Del Valle family's Chinese import sewing table from the living room at Ranch Camulos, mid-1800s.
On display in the Natural History Museum of Los Angeles County's permanent "Becoming Los Angeles" exhibit, which opened July 14, 2013.
This sewing table was a possession of the Del Valle family, who kept it at Rancho Camulos, which is historically the western edge of the
Santa Clarita Valley. It was a part of the original 48,612-acre Rancho San Francisco, which stretched from Camulos on the west to
the west side of present-day Canyon Country on the east. The Del Valles owned all of it beginning in 1839.
Museum signage reads:
Lacquer sewing stand imported from China / Mid 1800s.
As cattle ranching became increasingly profitable,
rancheros (ranch owners) were able to afford new
material comforts. Luxury items from Asia were
prized possessions for their unique beauty. This
lacquer sewing stand from China was a showpiece in the
Del Valle family's living room at Rancho Camulos in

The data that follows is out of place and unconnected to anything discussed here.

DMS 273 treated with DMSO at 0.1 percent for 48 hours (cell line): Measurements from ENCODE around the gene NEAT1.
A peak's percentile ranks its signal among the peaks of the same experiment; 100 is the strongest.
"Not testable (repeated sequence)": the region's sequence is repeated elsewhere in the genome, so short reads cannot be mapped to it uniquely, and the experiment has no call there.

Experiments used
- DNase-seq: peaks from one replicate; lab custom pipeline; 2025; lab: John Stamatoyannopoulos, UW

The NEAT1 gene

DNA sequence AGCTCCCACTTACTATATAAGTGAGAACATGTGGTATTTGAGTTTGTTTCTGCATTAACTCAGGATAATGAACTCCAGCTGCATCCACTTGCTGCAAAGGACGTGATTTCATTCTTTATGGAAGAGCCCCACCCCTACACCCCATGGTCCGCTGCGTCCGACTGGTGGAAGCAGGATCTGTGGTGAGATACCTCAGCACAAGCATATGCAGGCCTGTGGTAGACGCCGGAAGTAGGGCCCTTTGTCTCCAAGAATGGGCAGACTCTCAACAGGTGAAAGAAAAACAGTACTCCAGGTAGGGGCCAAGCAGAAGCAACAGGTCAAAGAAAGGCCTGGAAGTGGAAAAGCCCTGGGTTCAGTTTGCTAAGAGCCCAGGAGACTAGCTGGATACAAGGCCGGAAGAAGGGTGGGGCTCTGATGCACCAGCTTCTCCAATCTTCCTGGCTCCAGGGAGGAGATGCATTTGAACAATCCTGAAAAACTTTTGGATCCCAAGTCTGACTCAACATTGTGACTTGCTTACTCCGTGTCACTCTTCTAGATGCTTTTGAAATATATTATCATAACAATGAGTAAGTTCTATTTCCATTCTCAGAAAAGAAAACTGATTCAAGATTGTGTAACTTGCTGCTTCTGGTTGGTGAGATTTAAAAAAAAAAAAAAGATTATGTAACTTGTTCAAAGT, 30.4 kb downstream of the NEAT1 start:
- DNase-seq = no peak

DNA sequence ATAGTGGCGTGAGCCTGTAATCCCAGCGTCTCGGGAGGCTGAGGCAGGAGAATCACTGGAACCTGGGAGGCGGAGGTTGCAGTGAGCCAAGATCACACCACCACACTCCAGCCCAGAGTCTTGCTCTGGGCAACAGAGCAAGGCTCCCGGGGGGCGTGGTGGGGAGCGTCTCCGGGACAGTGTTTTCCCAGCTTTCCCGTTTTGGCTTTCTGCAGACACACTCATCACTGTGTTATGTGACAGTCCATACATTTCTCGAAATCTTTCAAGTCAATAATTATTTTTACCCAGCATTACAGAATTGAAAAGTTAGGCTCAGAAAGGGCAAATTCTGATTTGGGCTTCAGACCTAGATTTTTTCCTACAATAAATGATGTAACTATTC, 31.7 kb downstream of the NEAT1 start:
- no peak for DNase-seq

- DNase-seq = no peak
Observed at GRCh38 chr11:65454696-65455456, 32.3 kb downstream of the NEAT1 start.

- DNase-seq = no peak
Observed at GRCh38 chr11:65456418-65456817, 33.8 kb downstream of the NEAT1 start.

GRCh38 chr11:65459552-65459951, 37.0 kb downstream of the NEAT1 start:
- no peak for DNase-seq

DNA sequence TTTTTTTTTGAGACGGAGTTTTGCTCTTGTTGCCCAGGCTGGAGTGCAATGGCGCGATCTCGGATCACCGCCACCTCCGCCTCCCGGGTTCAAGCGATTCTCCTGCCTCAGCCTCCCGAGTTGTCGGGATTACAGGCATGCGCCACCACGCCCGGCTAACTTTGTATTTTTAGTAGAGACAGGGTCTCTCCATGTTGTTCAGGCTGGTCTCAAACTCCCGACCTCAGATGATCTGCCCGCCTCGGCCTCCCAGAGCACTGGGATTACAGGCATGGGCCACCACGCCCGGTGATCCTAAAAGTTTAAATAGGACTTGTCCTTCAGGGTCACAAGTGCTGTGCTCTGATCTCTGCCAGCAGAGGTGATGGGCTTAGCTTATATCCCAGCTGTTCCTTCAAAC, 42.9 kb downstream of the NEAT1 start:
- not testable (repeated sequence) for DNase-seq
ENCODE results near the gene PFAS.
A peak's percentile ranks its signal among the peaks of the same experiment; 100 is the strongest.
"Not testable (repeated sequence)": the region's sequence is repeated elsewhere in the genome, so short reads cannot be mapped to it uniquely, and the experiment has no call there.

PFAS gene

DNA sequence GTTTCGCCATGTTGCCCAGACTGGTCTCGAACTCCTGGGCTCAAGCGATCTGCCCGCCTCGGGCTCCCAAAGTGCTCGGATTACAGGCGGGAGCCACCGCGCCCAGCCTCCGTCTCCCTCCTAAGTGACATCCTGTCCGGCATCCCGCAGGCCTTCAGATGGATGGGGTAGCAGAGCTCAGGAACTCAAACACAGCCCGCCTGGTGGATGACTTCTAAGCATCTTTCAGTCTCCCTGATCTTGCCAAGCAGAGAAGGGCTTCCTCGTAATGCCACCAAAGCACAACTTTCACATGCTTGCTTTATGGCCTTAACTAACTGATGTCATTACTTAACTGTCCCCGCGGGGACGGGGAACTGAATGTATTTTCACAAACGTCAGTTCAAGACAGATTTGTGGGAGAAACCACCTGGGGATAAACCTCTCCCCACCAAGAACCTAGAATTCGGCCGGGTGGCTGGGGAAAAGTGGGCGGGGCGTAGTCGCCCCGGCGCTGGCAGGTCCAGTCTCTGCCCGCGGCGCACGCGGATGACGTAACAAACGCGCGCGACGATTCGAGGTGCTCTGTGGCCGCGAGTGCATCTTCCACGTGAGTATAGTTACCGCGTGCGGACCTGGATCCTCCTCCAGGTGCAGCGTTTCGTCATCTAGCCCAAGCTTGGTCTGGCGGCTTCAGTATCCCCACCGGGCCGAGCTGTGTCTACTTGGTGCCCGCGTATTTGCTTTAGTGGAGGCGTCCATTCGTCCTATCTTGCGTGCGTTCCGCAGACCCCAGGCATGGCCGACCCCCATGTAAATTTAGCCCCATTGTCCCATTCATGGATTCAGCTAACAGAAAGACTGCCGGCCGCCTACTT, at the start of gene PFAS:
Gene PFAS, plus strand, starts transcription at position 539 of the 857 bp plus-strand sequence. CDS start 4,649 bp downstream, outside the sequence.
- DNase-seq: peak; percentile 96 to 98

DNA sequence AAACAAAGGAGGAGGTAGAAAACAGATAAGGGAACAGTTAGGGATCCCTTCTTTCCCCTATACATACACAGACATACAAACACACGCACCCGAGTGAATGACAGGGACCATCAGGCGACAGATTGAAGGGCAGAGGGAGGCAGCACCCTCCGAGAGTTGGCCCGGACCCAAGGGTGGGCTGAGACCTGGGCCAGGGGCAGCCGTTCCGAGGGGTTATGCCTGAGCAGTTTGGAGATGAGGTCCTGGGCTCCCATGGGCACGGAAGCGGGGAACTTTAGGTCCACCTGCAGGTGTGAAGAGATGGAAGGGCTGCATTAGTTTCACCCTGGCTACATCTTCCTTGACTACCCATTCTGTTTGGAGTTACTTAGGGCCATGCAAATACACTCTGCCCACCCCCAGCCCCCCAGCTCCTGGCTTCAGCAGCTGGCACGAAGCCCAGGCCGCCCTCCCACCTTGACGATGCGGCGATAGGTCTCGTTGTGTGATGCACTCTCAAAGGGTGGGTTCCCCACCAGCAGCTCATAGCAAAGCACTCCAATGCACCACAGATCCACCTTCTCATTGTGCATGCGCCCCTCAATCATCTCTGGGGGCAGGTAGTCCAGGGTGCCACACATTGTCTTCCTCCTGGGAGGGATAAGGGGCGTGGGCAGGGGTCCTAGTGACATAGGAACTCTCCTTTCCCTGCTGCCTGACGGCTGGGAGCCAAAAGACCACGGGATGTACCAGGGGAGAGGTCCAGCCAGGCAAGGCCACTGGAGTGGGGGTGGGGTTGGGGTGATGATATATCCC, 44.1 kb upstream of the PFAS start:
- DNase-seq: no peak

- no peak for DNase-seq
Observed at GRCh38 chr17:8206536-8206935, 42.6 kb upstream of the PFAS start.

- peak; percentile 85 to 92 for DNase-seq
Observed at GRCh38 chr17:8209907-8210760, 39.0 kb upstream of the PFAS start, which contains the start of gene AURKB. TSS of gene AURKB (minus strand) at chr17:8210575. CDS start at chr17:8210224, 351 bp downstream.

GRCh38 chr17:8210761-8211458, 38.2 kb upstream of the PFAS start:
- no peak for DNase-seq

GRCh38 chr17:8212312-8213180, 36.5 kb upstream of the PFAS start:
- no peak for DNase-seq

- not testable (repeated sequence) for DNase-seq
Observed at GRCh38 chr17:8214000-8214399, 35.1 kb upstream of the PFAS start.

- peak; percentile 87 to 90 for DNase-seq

the San Fernando Valley [sic].
Note: Rancho Camulos isn't in the
San Fernando Valley. It's not even in Los Angeles
County. It's in Ventura County, 10 miles west of Valencia.
About NHMLA'a "Becoming Los Angeles" Exhibit:
The 14,000-square-foot permanent exhibition is the largest in the Museum. It tells stories in six major sections: Los Angeles and the region at the time of Spanish contact; the Spanish Mission Era; the Mexican Rancho Era; the early American Period; the emergence of a new American city in the late 19th and early 20th centuries; the Great Depression and World War II, to the present.
Some of the stories are well known, such as how the acquisition of water through the Los Angeles Aqueduct in 1913 allowed Los Angeles to grow. But there are other natural and human influences might surprise you: how cattle, the Gold Rush, floods, a plague of grasshoppers, railroads, and outlandish booster campaigns all played a part in transforming the region into an agricultural and industrial empire; the pivotal role Los Angeles played in World War II; and the dynamic diversity of the earliest settlers.
Come meet L.A.'s Native Americans, colonists and settlers; rancheros, citrus growers and oil barons; captains of industry, boosters and radicals; filmmakers, innovators and more.